Borletti-Buitoni Trust
BBT Artists Rewarding Musical Excellence
Heath Quartet
String Quartet
BBT Special Ensemble Scholarship 2011

Heath Quartet - Press

Béla Bartók Complete String Quartets on Harmonia Mundi

“This is a major release.  Last year I heard the Heath Quartet play Bartok’s Third Quartet in concert and was struck not only by their obvious mastery of Bartok’s idiom but also by the exuberant sense of fantasy – indeed, joy – that they brought to the music…they have a powerful understanding of t he music’s structure, coupled to superlative technical skill. …Newcomers to the Bartok quartets will find this a sincere, imaginative and splendidly played entry point; old hands will quickly find 101 new reasons why these extraordinary work rank among the supreme achievements of 20th-century music.”
Richard Bratby, Gramophone, September 2017

“This complete cycle of the six Bartók sting quartets finds the Heath Quartet at the top of its game… The string tone throughout… is flawless, and ensemble work is exemplary… If there were any argument for yet another recorded cycle of the Bartók quartets entering a crowded market, this is it.”
Matthew Rye, The Strad, August 2017

“The true joy of this survey by the Heath Quartet, taken from live recordings at the Wigmore Hall, is the pungency of performances that capture the essence of Bartók, from the desperation of youthful, unrequited love in the First Quartet, to the anguish of the last, written as war loomed. There is a freshness and immediacy running through every performance which informs the bold modernism of the Third Quartet, notably the feverish, folkish urgency of its final movement, and the surreal language of the Fifth. This is a substantial achievement by the Heath Quartet, which offers new insights into one composer’s fascinating body of work.”
Ken Walton, The Scotsman, 12 June 2017

“A fine achievement – the end of the last quartet, No 6, is quietly devastating.”
Andrew MacGregor, BBC Radio 3 Record Review, 10 June 2017 (CD of the Week)

“The unfolding of the counterpoint in the first two quartets, and whirlwind delicacy and transparency of the final section of the Third, are spellbinding. And their treatment of the deeply tragic finale of the Sixth, which never becomes lachrymose, could hardly be bettered… the totality of the set is undeniably convincing.”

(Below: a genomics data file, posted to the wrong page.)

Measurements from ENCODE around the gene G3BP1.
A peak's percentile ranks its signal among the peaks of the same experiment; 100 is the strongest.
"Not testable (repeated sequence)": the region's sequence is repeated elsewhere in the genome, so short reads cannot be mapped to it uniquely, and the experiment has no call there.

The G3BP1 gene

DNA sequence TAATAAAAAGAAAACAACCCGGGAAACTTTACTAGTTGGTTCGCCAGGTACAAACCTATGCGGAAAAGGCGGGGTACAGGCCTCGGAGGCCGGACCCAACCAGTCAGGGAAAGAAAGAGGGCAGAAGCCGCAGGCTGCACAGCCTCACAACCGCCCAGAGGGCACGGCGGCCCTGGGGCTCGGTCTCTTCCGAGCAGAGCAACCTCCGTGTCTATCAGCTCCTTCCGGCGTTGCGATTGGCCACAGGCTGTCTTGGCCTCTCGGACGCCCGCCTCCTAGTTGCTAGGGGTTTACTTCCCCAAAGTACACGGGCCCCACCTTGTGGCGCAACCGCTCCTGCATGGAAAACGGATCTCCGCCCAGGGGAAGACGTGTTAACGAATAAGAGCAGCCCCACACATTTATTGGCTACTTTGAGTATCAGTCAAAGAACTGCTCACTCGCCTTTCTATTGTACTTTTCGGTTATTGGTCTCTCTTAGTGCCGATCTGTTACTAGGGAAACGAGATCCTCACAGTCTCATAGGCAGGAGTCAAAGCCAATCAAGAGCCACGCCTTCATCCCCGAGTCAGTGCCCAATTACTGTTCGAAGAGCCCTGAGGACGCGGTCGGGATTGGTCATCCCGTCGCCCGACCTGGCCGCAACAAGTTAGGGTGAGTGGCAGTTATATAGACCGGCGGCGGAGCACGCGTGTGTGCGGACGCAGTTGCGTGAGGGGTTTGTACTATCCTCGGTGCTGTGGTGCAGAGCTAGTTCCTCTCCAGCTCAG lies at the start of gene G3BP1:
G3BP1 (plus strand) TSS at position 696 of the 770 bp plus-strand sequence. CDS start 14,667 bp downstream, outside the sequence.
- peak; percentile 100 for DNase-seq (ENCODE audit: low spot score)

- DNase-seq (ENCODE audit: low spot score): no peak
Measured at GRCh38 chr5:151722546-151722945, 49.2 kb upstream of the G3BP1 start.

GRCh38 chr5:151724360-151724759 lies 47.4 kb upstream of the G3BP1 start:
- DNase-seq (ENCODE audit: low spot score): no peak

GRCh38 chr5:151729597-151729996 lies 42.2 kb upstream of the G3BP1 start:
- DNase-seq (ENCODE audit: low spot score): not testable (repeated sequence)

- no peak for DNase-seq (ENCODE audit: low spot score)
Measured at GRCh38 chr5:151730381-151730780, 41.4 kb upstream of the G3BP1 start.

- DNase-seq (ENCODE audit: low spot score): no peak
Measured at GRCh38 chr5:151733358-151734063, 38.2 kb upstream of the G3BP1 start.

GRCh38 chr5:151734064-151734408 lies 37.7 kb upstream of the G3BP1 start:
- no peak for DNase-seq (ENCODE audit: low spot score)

Andrew Clements, The Guardian, 09 June 2017

“…these six works, formally ingenious, technically challenging and texturally resourceful, still stand as one of the great pillars of 20th-century art music. The Heath Quartet play each with an electrifying intensity, maintaining an irresistible impetus and negotiating abrupt character changes with aplomb.”
Stephen Pettit, Sunday Times, 4 June 2017

Tchaikovsky String Quartets Nos. 1 & 3

“In the Quartet No 1, the warmth of their playing hits the ear first, but what is really impressive is how naturally they make the changes of pace and mood unfold in the opening movement…. even if these introspective moments are the breath-holding high points of this disc, the Heaths’ upbeat playing is irresistible too.”
Erica Jeal, The Guardian 8 December 2016

“There are celebrated Russian recordings of these quartets with a deeper Slavic passion, but the Heath Quartet brings to Tchaikovsky urgency and a willingness to engage with intensity.”
Richard Fairman, Financial Times 25 November 2016

“In the hymn-like introduction, andante sostenuto, and especially the andante funebre e doloroso, the Heath players pour out Tchaikovsky’s grief for his friend with a depth of tone and virtuosity – in the allegros – that matches the finest Russians on disc. A notable debut.”
Hugh Canning, Sunday Times 20 November 2016 (Album of the Week)

“the Heath Quartet address [the First Quartet] with subdued affection in this endearing recording…but joyous moments also abound…the Heaths unleash a healthy exuberance in its Finale, and again in the Third’s puckish Allegretto. They sign off the later quartet with a radiant topping of optimism underpinned by bristling rhythmic energy.”
Ken Walton, The Scotsman/ 30 November 2016 ****

“one of the things I was very impressed by in this performance is that they make this Tchaikovsky sound almost closer to Brahms in some ways…Tchaikovsky’s thought processes are so often undervalued, we get so swept away by the emotion that we don’t realise he was also a very fine musical thinker too…they [the Heath Quartet] show that you don’t have to go overboard to capture that sense of loss of grief.”
BBC Radio 3 Record Review, 26 November 2016

“… clean, assured performances … The Heath Quartet’s careful attention to dynamics pays dividends in the introspective first movement, which is almost symphonic in style.”
Mark Pullinger, Gramophone December 2016